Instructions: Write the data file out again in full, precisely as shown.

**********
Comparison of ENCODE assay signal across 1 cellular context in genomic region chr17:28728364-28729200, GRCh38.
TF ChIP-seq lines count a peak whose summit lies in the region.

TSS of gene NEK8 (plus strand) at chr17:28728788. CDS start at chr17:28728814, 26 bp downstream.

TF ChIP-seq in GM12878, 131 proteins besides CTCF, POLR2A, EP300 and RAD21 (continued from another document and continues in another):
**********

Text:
Comparison of ENCODE assay signal across 1 cellular context in genomic region chr17:28728364-28729200, GRCh38.
TF ChIP-seq lines count a peak whose summit lies in the region.

TSS of gene NEK8 (plus strand) at chr17:28728788. CDS start at chr17:28728814, 26 bp downstream.

TF ChIP-seq in GM12878, 131 proteins besides CTCF, POLR2A, EP300 and RAD21 (continued from another document and continues in another):